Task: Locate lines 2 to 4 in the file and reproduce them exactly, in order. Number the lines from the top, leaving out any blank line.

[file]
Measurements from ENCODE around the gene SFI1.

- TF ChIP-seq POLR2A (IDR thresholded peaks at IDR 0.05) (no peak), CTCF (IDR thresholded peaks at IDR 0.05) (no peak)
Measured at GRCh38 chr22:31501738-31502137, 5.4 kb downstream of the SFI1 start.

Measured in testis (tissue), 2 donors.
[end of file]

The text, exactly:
- TF ChIP-seq POLR2A (IDR thresholded peaks at IDR 0.05) (no peak), CTCF (IDR thresholded peaks at IDR 0.05) (no peak)
Measured at GRCh38 chr22:31501738-31502137, 5.4 kb downstream of the SFI1 start.

Measured in testis (tissue), 2 donors.